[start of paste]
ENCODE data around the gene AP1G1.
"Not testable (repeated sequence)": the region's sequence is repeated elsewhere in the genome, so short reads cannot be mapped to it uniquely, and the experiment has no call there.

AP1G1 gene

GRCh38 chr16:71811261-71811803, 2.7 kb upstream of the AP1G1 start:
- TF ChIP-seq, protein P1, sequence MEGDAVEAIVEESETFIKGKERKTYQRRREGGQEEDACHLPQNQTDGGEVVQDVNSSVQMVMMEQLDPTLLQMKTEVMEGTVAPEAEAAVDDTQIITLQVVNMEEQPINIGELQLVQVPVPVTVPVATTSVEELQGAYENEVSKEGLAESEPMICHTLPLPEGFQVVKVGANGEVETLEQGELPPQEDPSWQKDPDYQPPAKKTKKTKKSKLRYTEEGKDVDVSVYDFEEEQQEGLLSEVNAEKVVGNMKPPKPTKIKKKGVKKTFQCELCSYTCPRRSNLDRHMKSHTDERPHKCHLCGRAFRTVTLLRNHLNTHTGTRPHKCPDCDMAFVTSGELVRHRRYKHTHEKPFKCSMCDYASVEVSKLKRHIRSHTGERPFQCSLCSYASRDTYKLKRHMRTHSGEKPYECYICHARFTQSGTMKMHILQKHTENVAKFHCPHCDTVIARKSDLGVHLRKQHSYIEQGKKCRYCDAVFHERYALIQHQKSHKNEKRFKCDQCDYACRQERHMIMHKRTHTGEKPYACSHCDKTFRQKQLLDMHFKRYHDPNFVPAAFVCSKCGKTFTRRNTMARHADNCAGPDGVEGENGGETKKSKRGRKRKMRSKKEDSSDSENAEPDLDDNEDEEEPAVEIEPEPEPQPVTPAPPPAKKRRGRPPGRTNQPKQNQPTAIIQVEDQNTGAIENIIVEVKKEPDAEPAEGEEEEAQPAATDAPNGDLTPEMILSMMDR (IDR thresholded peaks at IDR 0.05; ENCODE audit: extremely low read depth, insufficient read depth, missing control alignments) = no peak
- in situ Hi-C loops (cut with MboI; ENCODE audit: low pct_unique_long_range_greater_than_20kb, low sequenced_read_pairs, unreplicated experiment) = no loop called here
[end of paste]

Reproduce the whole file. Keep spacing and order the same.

ENCODE data around the gene AP1G1.
"Not testable (repeated sequence)": the region's sequence is repeated elsewhere in the genome, so short reads cannot be mapped to it uniquely, and the experiment has no call there.

AP1G1 gene

GRCh38 chr16:71811261-71811803, 2.7 kb upstream of the AP1G1 start:
- TF ChIP-seq, protein P1, sequence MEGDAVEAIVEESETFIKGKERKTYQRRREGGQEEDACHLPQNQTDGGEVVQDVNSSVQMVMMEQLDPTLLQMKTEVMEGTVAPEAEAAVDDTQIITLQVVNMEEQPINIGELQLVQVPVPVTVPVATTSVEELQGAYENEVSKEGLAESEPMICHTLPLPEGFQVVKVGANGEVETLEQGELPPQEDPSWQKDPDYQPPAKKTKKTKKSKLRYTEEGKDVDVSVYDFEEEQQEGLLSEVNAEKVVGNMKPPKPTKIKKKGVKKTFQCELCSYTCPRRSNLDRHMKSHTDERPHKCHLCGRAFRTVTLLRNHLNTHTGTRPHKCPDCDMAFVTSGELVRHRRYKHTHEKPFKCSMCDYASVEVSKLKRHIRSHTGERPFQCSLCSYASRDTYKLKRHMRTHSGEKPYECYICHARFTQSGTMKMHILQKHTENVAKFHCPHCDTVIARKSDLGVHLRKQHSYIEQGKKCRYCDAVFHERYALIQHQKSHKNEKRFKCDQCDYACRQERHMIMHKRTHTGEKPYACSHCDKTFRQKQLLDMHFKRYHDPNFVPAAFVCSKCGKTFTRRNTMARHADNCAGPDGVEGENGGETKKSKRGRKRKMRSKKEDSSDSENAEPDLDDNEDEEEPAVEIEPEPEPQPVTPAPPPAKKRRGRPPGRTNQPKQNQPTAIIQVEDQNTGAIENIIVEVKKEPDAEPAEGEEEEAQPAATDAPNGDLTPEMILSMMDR (IDR thresholded peaks at IDR 0.05; ENCODE audit: extremely low read depth, insufficient read depth, missing control alignments) = no peak
- in situ Hi-C loops (cut with MboI; ENCODE audit: low pct_unique_long_range_greater_than_20kb, low sequenced_read_pairs, unreplicated experiment) = no loop called here